By Peter Anyang’ Nyongo’
|Building Kenya as one nation was not always an easy project, nor was it an impossible task. Jomo Kenyatta accomplished only one aspect of it: he presided over a period of establishing the post-colonial state as an institution that could allow market forces to develop given a legal framework that worked reasonably well as long as it satisfied the accumulation appetite of the elite. As such the Kenyan economy grew by leaps and bounds during the Kenyatta years, making Kenya compare favorably with her French West African counterpart, la Cote d'Ivoire.|
Like Houphouet Boigny of la Cote d'Ivoire, Kenyatta failed miserably in creating the Kenyan nation politically; he left behind a fractured, tribalized and politically non-functional nation- state when he died in 1978. We recognized this when Moi took over and argued that, as "a political outsider" with regard to the famous Kiambu Mafia, Moi would excel in championing the Kenyan project politically. He would hire people into the civil service on the basis of merit. Personnel in state apparatus would reflect the face of Kenya. Regions would develop equitably. But he did none of this.
Instead he chose to legitimize himself with the ruling class Kenyatta left behind through his Nyayo philosophy of "peace, love and unity" which essentially meant “doing things the way Kenyatta did them", or following Kenyatta's footsteps. Opulence among his closely knit elite with whom he ruled Kenya increased. Those who had continued to have and the majority of Kenyans were terrorized into silence. A fear mongering state was used to make this silence be equated with popular acceptance of the status quo.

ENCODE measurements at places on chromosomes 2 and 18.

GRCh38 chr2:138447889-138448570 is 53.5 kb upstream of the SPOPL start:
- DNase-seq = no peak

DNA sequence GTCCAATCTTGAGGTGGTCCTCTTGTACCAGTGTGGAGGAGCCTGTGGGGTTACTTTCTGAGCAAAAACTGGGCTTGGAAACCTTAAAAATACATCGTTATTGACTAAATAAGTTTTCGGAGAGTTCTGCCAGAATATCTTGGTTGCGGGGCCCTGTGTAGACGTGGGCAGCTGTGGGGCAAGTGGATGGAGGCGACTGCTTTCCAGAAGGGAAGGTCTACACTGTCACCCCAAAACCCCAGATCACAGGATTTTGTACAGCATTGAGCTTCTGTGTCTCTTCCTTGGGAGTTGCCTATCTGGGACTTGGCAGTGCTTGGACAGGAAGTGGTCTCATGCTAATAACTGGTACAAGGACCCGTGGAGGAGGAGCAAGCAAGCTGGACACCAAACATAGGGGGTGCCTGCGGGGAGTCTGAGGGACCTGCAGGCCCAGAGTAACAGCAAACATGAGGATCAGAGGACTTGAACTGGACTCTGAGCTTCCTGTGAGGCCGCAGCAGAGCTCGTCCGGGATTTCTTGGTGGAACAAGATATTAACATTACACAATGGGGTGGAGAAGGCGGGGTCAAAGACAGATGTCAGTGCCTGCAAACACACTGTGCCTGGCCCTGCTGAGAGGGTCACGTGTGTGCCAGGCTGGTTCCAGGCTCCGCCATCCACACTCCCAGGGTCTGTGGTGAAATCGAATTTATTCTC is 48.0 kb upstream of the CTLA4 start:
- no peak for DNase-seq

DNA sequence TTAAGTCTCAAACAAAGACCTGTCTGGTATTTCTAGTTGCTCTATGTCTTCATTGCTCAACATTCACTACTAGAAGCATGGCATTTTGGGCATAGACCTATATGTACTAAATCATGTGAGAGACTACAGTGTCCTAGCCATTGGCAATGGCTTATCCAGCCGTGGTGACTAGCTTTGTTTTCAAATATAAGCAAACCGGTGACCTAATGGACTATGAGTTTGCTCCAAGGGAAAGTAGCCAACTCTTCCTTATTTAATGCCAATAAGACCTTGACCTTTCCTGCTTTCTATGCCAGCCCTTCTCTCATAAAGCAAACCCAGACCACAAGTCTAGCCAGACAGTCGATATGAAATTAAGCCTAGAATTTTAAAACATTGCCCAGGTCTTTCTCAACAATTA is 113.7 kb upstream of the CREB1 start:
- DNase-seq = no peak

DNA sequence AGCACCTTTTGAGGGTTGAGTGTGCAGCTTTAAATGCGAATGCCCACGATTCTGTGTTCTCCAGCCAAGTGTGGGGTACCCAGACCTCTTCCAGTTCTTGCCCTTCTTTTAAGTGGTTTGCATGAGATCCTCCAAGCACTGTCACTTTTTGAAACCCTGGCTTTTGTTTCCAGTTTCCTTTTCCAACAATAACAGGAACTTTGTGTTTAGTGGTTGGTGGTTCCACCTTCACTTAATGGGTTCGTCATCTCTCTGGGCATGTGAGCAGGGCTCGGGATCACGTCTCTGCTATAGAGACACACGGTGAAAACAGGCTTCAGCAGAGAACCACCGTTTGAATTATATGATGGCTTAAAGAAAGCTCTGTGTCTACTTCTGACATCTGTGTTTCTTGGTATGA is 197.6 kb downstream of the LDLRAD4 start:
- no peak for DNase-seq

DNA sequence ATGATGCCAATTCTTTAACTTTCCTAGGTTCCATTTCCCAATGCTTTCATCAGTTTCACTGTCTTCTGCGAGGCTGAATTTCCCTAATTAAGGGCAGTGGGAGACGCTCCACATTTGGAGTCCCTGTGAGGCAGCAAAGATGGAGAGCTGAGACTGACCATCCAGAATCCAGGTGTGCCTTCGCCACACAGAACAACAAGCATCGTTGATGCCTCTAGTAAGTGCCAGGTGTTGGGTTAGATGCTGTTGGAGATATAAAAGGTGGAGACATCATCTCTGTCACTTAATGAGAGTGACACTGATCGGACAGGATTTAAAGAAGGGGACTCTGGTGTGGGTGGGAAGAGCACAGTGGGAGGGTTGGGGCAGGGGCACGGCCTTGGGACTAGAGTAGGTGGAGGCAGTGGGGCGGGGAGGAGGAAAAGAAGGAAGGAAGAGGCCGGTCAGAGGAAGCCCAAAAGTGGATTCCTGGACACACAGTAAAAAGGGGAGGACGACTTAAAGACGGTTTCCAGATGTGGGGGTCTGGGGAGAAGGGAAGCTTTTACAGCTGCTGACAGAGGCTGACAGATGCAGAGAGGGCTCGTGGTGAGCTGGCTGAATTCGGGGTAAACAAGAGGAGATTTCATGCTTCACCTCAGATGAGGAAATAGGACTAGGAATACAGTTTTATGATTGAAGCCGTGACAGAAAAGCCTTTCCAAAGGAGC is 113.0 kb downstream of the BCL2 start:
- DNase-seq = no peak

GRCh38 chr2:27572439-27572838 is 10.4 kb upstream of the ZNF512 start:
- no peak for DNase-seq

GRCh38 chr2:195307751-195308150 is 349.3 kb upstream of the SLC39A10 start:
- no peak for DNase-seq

For the 24 years that he ruled Kenya, Moi spent every day trying to succeed Kenyatta. He was obsessed with finding his own men who could replace Kenyatta's men so as to perform the same things better. For example, if it was a question of using state apparatus for personal accumulation the new generation under Moi tried to outdo their Kenyatta era predecessors with tremendous gusto.
Given the new global conjuncture of post 1973 oil crisis, the same political approaches Kenyatta used could no longer be tenable in producing the same economic fortunes; the Kenyan economy therefore started having a nose dive under Moi, inviting displeasure from the very elite he inherited from Kenyatta.
The support the progressive forces received from this elite in fighting against Moi's authoritarianism was unfortunately interpreted as the support by this elite for democratic change and reforms. It was not.
In 2002 Mwai Kibaki received overwhelming support from all pro-democracy movements and organizations to assume the presidency of the Republic. But the first thing Kibaki did as soon as he came to power was to distance himself from all these democratic social forces, and to pursue a largely technocratic approach to advancing the Kenyan project of nation building, relying on a narrow ethnic elite as his predecessors had done. Devoid of any love or passion for popular movements, political parties or democratic discourse, a culture of managing state affairs through cabals, well controlled state discourses and political support by ethnic kingpins followed.